By Edward Uduagele
IN the attempt to prove their allegation before the Election Petition Tribunal sitting in Benin City, that the Edo State Governorship Election of September 28, 2016 was seriously marred in some areas by over-voting, the petitioners, Pastor Osagie Andrew Ize-Iyamu and the Peoples Democratic Party, PDP, caused the Tribunal to subpoena Independent National Electoral Commission, INEC, to present the entire ballot papers reportedly cast and recorded in four of the eighteen local government areas, namely: Akoko Edo, Egor, Etsako East and Etsako West, for the purpose of a recount and verification. The court obliged the petitioners. This was to the chagrin of the first, second and third respondents, namely INEC, Godwin Obaseki and the All Progressive Congress, APC, respectively.
The respondents had objected vehemently to the idea of recounting and recording the ballot papers in question. This was in spite of their having given the impression that all was well with the way INEC conducted the election.
Their objection was overruled by the Tribunal, which thereafter ordered a recount as requested by the petitioners. However, the request came three days to the end of the time allocated the petitioners to present their case. Given the volume of the ballot papers, the exercise could not be concluded in the two days remaining for the petitioners to close their case. The reluctant and frustrating attitude of the respondents’ agents who joined the counting exercise also significantly contributed to its slowing down. In a manner of speaking, they could only scratch the surface.
The Tribunal did not allow the counting exercise to proceed beyond the official hours of the Tribunal sessions. It also did not allow it beyond the time allocated the petitioners to close their case. According to the chairman of the Tribunal, Justice Ahmed Badamasi, the Tribunal lacked the power to extend the time allocated to the petitioners. He however, permitted the recording of the outcome of the recounted ballot papers, which the Tribunal received and also gave to all the parties involved in the trial.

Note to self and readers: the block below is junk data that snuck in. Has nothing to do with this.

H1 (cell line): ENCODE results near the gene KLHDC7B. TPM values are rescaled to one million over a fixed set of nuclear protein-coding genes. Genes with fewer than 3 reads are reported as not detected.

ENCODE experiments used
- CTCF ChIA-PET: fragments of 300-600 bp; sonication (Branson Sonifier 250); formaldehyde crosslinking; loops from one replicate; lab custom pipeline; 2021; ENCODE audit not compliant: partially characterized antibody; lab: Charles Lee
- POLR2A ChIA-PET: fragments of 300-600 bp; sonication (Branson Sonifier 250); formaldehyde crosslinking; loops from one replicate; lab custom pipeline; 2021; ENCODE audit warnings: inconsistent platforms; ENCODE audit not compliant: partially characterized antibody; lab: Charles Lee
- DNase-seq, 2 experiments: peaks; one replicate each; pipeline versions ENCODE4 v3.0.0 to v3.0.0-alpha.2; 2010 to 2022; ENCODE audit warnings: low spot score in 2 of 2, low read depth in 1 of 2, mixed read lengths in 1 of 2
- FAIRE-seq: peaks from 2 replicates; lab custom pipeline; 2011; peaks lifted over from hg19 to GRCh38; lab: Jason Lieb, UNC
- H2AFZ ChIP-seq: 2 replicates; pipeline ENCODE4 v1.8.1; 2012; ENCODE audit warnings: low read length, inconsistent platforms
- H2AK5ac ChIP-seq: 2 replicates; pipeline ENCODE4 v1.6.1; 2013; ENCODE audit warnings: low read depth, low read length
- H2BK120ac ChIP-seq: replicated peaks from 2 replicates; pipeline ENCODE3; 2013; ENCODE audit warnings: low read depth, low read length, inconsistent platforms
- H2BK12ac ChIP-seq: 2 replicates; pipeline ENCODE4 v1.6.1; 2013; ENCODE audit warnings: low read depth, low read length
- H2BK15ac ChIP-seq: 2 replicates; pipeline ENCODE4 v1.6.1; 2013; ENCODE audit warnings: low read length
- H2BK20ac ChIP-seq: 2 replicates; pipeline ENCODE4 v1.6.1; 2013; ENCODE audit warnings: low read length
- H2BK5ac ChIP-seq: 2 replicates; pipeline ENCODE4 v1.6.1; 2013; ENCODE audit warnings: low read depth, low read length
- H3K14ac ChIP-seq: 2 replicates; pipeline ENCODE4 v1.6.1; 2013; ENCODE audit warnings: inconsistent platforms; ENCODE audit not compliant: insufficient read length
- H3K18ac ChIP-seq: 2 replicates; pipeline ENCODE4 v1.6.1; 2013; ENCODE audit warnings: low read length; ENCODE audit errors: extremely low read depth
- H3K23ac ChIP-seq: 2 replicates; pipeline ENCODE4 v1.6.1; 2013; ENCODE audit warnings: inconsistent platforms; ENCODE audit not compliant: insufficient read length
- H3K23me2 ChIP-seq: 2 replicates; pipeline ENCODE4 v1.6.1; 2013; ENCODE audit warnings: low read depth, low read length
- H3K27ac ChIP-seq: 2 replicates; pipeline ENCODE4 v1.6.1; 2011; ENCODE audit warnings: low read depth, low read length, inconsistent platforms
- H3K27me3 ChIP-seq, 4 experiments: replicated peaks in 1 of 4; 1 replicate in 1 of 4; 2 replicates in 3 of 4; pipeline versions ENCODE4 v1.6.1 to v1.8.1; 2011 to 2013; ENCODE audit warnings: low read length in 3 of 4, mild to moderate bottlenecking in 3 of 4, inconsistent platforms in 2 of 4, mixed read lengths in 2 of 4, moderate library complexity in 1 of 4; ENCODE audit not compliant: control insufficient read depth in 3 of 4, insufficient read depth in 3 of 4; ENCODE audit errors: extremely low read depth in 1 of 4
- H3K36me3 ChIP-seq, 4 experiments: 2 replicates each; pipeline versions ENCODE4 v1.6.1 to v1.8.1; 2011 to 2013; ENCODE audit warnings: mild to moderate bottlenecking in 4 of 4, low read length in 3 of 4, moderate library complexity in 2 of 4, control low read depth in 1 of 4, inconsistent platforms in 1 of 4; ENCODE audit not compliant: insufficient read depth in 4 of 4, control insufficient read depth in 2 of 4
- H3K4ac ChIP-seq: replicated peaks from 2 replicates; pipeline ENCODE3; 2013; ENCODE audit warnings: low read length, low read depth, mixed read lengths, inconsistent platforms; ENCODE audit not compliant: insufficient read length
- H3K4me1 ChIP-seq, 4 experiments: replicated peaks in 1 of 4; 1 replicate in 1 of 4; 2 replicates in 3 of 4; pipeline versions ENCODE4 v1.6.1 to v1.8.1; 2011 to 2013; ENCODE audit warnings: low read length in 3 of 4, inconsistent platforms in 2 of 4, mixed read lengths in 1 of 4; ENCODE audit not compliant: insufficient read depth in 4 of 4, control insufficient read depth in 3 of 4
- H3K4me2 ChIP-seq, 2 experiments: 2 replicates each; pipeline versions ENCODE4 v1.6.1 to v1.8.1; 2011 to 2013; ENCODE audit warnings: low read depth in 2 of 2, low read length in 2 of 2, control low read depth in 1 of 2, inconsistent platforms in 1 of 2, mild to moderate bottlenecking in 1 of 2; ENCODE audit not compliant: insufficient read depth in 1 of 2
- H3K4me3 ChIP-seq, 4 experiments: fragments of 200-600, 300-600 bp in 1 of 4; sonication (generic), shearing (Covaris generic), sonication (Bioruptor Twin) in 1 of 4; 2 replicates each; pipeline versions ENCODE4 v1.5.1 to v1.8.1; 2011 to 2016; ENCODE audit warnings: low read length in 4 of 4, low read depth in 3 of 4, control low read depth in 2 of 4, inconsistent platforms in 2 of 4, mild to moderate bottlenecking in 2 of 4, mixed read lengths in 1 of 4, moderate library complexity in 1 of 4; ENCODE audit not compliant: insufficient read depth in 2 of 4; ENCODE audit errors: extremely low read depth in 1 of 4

Although the recounting exercise was significantly inconclusive, so much was revealed which tended to justify the petitioners’ allegation of over-voting or votes recorded that were more than the numbers of voters recorded as having been accredited to vote. All the units successfully counted, save for two, showed gross discrepancies. It is noteworthy that in Etsako West Local Government Area, for instance, the final result declared by INEC for three wards was discovered to be about eight thousand in excess of the actual certified ballot papers found in the Tribunal ordered recount.
The damning discovery nonetheless, the first, second and third respondents seemed to have taken solace in the fact that the exercise was substantially non-conclusive. Their relief from this situation, is that the abortion forestalled the potential disclosure of more damning evidence as well as provide the ground for the respondents to oppose the use of the result of an uncompleted process to arrive at any decision regarding the subpoenaed ballot papers.
Nonetheless, the petitioners, undeterred, appealed to the Court of Appeal seeking to convince the superior court to compel the Tribunal to effect the completion of the ballot count which the Tribunal had started but aborted. The Court of Appeal is now expected to give direction on this matter upon hearing the petitioners’ appeal.
A twist was however, introduced into the appeal by the respondents on the day the petitioners were to be heard. The third respondents’ counsel, Lateef Fagbemi (SAN) speaking on behalf of the respondents, told the court that they had filed a cross appeal which was before the court and that they wanted it consolidated with the petitioners’ appeal. According to the learned counsel, the respondents are challenging the decision of the Tribunal to have permitted the recount and to have taken note of the result of the ballot papers that were counted.
The curiosity stirred by the trenchant opposition of the respondents to the ballot count in parts or in the whole is predicated on their claim that the election was properly conducted and that it is in substantial compliance with the Electoral Act 2010 (as amended). Deriving from this are, the following questions. If INEC is truly confident that the election it conducted was not tainted by over-voting or that figures were not inflated, why should it object to the recount of its own ballot papers? Why would the second and third respondents, Obaseki and APC object to it if they could dare to do what INEC ran away from by putting witnesses on the stand to argue that there were no incidences of over-voting as alleged by the petitioners?
In conclusion, one might ask: What more revelations are in the sacks of the yet to be counted ballot papers that the respondents seem in morbid fear of? We may soon know or never know. The key to our knowledge is now in the hands of the Court of Appeal. Will they open the door or leave it shut?